Join Nikki on a secret mission to fight the evil Dr. Lacroix. Test your skills in stunning platformer action and exciting puzzles — with the help of a variety of futuristic robots.
You can get the free part of the game (version 1.0) from our download page. For purchasing the Story Episodes visit:
For a limited amount of time the price for the Story Episodes will be pay what you want. So don't hesitate too long! And be generous: The Joyride Laboratories need money to produce further episodes. If you don't have a credit card or bank account, there are some alternative payment methods.
- Nikki's Story Episodes are now available
- Buy them at buy.joyridelabs.de
- Spread the word!
Long time no post, so let's get straight to business! On Monday (17. Sep 2012) we will finally release the first story episode in pay-what-you-want mode! (this is kind of supposed to be a surprise, so don't tell anyone!) This will also mean a 1.0 release of the open nikki version with quite some fixes.
Also, tonight the first story episode will be playable during the Ate Bit Vomit Experimental Chiptunes party & exhibition. If you're in Berlin, Germany, hop on by!
Image: Open development graph: being open about your development makes noise, grows the community and lets you meet new people which has potential to interact which each other.
Today, Data Realms (Cortex Command) started sharing their backlog (aka ToDo-list) with the public. This made me want to re-capture some methods of being open about your game development and using this for marketing.
1. "Leak" alphas to pre-orderers
When your early version already has re-play value, allowing people to pre-order your games and to play your alpha versions is one of the best things you can do.
Image: Wolfire's Overgrowth alpha "leaks" get distributed via their preorder forum, which you can only see if you preordered the game.
2. Show off remaining tasks and bugs
Progress bars are beauty in players' eyes. Simply giving players read (and ideally write) access to your internal bug tracker allows super-fans to stalk you with no additional efforts on your side.
Image: Natural Selection 2's roadmap progress is being shared by Unknown Worlds live, directly on the game's homepage.
3. Share your design knowledge
When a game strongly depends on its plot, it often becomes hard for the writers and designers to let players read or play the story before the project is finished. Even in these cases there is still a lot available in the designers' heads that can be shared spoiler-free: Instead of letting the player experience an in-game plot-twist prematurely (before the game is released), you can teach them about how plot twists are constructed and examine examples of plot twists in existing games.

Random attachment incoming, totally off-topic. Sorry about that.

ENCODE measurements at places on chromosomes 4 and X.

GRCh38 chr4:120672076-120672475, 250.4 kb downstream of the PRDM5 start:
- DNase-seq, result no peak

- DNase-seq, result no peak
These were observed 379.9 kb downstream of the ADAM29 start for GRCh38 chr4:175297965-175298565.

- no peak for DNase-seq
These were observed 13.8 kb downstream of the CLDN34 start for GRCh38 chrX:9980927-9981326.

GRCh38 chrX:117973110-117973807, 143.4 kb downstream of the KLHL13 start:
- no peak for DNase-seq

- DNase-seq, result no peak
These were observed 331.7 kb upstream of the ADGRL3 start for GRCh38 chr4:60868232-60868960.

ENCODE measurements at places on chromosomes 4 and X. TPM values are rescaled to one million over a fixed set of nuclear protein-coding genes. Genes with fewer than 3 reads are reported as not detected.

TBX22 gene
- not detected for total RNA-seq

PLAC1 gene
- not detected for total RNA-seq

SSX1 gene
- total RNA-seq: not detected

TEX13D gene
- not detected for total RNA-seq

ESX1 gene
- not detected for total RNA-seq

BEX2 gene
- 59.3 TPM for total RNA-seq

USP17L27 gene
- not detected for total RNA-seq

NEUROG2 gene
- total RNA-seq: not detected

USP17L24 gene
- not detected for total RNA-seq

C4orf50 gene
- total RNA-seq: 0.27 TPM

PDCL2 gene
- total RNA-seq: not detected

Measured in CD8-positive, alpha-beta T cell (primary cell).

Image: Frictional Games shares thoughts about game and story design in their "Narrative not a game mechanic?" article.
I myself work at Joyride Labs on a Linux/OSX/Windows game. Our engine code is open source, we sometimes share insights about our code (this is often Haskell-related and we should do this more often), our bug tracker is completely public, our pre-release versions (that exclude the story mode) are available for download for free.
Image: Joyride Labs - The Team - Working Hard™
Time for a photo of the team (see above)! We took it for a German-language indie games blog that put up a profile of Joyride Labs. As you can see, we are working hard at delivering the best possible black-pink ear platformer experience to you and the rest of the planet!
So why are we taking so long to deliver?
- Both Sönke and I have been working on another open source project (that has nothing to do with games).
- Florian started working a full-time job in the south of Germany making 3d visuals and is enjoying the regular life style for a change. :)
Image: Nikki and the Robots S1E2 getting a test run at Indie Dev Meeting 0.1 in Berlin
Image: Nikki and the Robots S1E1 test-played during pd-berlin at Berlin Linux User Group
We have been showing our game around off-line (see photos above). If you have been keeping track of the previous release versions, there are a few changes so far, that will make it into the next free/open source version.
- We added the first pieces of in-game music (8bit Tidbit 2 by chadsicle in the free part).
- Performance increased, bugs fixed...
Life lesson learned: do it like Blizzard and don't set a release date!